Many people aspire to do great things at a young age and taking decisions, classes and chances that would lead to the achievement of these dreams are a norm.
However, for the Oti Regional Minister, Joshua Gmayenaam Makubu, achieving his dreams was a lot harder than it was supposed to be.
Speaking on Personality Profile, he revealed that he had to have his leg amputated at age eight after a surgery to remove a tumor from his leg didn’t go well.
He told Lexis Bill that he had to let go of many opportunities because people assumed he was incapable of reaching such heights.
“People do not see me crying but I cried a lot. A social welfare officer told me when I was moving from JHS to SHS that I should go and learn tailoring. I was like ‘why? Why should that be so?’ Because, I have a disability you can’t even look at my results and encourage me to do something?”
Personality Profile with @lexisbill: “People don’t see me crying but I cry a lot.”— Joy 99.7 FM (@Joy997FM) June 11, 2021
Oti Regional Minister, Joshua Gmayenaam Makubu recounts why he had to rescind his political ambition way back in the University. #DriveOnJoy
Full video: https://t.co/BemxHiimq3 pic.twitter.com/mwX7ytciQO
He said that when he first lost his leg, as a kid, he did not understand how much his life was going to be affected by it. Mr Makubu stated that there were many occasions where he cried because of some circumstances he found himself in.
The Regional Minister stated that he wanted to work in the medical field, however, he missed out on that opportunity.
“When I applied for laboratory technician at Korle Bu after SHS, the day of the interview came and I went there with a senior. A guy was asked to come and take our original certificates, so when it was my turn he stopped and asked; are you sure you can do the course?”
“So he went in before coming back to take my particulars. His concern was because of my disability. I was completely demoralised, that I can’t remember what I said when I got inside for the interview.”
Mr Makubu added that because of reactions like this, his dream of working as a medical doctor was cut short. He also stated that he was discouraged from standing for SRC President while at Ho Polytechnic because of some comments from a colleague.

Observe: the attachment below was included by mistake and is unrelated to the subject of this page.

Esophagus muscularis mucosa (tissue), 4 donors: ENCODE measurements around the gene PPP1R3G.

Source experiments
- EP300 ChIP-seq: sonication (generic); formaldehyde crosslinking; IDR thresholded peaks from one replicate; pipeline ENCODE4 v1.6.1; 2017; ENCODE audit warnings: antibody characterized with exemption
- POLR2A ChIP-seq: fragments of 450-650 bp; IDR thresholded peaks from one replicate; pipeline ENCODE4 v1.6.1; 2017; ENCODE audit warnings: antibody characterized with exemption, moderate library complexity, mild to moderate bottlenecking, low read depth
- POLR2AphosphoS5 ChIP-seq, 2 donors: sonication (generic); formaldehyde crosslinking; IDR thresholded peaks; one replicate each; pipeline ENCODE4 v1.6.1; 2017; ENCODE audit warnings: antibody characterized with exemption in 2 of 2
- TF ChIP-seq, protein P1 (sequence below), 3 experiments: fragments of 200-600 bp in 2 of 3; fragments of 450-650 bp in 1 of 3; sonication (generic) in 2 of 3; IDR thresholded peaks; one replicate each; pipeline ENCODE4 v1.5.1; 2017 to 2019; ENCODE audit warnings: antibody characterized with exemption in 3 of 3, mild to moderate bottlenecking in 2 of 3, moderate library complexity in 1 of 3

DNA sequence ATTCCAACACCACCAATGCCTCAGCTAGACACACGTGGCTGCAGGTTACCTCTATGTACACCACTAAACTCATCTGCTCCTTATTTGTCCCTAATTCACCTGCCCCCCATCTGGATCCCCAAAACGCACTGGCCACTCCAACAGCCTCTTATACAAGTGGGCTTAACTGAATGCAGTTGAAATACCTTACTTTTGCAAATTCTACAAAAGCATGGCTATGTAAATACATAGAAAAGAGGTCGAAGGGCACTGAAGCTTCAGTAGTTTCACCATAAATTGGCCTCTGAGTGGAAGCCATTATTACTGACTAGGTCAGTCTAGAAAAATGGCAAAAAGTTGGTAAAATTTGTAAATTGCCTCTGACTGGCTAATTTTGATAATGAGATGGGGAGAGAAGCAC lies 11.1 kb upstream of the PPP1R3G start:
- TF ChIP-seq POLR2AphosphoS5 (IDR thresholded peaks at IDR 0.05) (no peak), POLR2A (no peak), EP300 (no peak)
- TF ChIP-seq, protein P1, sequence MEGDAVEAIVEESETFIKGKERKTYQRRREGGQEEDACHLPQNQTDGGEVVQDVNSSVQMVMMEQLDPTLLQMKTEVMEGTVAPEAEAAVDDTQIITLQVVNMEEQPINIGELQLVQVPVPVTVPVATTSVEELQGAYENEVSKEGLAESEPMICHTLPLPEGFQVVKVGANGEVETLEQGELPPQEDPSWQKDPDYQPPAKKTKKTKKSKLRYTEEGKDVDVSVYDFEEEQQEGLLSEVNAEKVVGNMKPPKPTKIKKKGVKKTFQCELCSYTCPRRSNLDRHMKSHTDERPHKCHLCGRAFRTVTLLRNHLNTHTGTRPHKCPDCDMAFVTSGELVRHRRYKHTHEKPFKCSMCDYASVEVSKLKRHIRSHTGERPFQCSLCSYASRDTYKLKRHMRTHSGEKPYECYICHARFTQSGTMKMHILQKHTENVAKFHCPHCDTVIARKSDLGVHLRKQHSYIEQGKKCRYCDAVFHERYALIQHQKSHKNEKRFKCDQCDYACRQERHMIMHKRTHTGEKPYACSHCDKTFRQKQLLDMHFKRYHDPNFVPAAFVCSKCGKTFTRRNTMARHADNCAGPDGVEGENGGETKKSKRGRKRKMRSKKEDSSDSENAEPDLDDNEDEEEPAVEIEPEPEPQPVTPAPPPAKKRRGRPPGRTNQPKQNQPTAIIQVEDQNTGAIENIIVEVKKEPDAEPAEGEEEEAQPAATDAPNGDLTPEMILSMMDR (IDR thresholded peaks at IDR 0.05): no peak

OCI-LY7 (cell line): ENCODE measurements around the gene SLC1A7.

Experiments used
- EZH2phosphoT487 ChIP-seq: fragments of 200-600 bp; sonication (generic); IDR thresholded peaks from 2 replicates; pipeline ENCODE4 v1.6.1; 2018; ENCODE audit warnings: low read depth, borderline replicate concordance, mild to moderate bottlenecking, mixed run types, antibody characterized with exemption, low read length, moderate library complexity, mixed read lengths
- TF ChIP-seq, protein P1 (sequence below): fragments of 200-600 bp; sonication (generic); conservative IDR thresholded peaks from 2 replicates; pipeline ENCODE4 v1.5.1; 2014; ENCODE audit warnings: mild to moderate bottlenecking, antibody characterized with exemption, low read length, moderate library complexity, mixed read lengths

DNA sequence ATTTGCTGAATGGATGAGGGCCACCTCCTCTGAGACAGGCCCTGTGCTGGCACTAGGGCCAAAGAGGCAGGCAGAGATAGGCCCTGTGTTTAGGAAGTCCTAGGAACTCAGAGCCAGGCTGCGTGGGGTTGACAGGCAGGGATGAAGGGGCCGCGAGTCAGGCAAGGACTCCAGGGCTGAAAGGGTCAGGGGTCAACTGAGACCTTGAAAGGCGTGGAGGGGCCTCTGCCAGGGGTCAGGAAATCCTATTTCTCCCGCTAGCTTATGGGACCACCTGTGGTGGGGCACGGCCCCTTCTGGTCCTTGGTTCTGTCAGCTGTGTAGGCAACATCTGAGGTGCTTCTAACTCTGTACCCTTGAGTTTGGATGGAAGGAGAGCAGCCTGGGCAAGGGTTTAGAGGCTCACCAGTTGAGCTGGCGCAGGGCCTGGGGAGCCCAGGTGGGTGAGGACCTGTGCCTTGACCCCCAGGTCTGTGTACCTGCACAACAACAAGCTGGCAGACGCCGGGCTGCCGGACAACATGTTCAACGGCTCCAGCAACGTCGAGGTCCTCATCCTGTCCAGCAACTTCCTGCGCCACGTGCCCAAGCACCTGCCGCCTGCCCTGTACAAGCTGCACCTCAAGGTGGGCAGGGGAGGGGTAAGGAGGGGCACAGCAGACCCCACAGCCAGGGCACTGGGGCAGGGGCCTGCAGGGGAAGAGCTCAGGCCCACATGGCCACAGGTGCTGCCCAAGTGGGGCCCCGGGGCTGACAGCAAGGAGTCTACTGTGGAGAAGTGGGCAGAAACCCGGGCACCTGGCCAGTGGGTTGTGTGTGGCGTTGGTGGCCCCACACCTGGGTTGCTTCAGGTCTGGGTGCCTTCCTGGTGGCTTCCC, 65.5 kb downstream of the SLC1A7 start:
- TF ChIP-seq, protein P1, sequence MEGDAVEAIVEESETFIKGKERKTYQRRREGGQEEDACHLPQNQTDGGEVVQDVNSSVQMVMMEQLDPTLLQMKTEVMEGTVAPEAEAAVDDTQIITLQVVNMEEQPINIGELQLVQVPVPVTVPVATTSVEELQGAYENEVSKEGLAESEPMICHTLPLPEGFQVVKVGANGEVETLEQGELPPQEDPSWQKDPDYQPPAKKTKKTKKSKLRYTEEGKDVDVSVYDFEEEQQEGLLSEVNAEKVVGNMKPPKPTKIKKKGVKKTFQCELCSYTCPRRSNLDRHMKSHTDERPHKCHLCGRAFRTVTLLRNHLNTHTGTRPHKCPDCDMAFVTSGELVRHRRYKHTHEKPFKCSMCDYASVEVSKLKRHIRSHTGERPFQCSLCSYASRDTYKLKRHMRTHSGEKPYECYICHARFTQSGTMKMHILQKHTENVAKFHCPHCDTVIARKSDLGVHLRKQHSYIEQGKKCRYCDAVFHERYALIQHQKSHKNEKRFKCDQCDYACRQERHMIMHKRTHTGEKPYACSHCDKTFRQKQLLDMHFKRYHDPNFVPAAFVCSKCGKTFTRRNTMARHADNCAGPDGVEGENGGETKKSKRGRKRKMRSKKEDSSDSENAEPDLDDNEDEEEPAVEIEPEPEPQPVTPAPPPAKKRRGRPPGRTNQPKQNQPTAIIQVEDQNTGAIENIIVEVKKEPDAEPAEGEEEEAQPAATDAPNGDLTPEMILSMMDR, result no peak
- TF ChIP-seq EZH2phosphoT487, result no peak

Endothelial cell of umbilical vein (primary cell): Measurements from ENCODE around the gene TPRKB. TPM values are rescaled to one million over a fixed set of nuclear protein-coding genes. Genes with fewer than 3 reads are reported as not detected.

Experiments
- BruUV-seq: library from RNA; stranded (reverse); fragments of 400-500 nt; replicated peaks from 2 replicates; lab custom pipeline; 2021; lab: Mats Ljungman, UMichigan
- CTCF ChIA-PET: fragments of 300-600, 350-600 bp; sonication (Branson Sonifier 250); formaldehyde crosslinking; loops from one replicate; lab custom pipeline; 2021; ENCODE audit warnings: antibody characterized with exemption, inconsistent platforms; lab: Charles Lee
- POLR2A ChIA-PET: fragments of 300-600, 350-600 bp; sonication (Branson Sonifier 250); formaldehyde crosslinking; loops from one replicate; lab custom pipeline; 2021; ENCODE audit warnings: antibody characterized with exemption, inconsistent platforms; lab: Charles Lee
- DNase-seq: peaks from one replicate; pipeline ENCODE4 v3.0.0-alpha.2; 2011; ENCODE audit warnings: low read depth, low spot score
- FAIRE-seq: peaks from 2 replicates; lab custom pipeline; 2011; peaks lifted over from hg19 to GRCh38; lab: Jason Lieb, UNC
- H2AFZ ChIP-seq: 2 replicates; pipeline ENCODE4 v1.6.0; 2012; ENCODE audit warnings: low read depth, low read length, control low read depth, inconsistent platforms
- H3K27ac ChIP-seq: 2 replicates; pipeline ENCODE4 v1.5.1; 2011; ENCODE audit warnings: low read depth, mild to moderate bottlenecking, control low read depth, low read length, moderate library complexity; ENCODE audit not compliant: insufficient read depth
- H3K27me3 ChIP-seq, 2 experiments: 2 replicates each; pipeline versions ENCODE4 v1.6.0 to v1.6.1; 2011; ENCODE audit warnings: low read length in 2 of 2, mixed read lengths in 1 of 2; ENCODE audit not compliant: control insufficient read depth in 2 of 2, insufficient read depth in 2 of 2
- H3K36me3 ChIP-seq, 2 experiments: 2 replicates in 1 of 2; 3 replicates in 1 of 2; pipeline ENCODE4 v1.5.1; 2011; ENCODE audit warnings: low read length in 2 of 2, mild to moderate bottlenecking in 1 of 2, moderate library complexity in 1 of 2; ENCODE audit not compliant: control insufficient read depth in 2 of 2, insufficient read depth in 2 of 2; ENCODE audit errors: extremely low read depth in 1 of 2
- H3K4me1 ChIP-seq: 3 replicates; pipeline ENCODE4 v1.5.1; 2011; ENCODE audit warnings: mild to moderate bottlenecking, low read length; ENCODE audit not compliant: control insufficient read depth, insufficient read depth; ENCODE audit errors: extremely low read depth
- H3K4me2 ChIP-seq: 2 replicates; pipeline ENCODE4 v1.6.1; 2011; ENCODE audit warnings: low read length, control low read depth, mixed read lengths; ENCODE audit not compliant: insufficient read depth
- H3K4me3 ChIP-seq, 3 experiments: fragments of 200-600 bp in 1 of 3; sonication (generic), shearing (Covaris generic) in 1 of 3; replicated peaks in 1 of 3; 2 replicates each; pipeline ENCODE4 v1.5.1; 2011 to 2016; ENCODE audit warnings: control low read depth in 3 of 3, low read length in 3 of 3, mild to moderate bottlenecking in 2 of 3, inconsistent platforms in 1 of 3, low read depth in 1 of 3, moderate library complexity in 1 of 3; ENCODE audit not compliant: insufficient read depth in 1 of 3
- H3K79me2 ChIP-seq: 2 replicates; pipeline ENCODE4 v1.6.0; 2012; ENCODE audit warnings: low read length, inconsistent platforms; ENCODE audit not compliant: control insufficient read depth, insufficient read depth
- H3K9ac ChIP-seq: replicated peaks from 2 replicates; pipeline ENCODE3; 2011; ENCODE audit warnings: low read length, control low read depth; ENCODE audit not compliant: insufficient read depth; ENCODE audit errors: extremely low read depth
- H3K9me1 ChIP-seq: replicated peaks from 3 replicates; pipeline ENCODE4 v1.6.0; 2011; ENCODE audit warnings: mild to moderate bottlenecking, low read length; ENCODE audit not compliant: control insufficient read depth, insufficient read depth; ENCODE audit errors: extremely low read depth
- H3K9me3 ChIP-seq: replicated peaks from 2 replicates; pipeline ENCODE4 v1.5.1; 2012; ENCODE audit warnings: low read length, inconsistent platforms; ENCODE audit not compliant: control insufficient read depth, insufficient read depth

Years later, the Oti Regional Minister stated that when he was posted to Nkwanta South as a District Employment Coordinator, the people doubted he could execute his mandate.
“Those were genuine feelings because they didn’t know I was going to do it. I like such people in that particular instance. The same people after three months gave a recommendation for me to be made a government appointee,” he said.
He stated that because they had been convinced of his capacity, the DCE aided him to be elected as a presiding member, thus beginning his political journey.
Mr Makubu bemoaned how he shed tears because he was always judged even before he took some opportunities.
“Sometimes those things are there, you want to aspire and people feel like a person with a disability you have gotten a degree, what do you need a Masters degree for? I keep saying, let me do what I want, so long as the breath of the Lord is in me, let me fight until I cannot do it anymore.”
Mr Makubu said he had to take charge and capitalise on his disability. He stated that before people made comments on how being disabled will affect his work, he will allay their fears by talking to their concerns.
“It got to a point anything you say about disability will not move me because I had accepted the situation, I had gotten an antidote to any deficiency that the absence of a second leg would cost me. I had made amendments, alternatives were there.”
“So I have always been telling people with disability that ‘yes you have a situation, I accept it but what is your backup? What is the alternative? What will people look at and even referring to your disability will not come up.”
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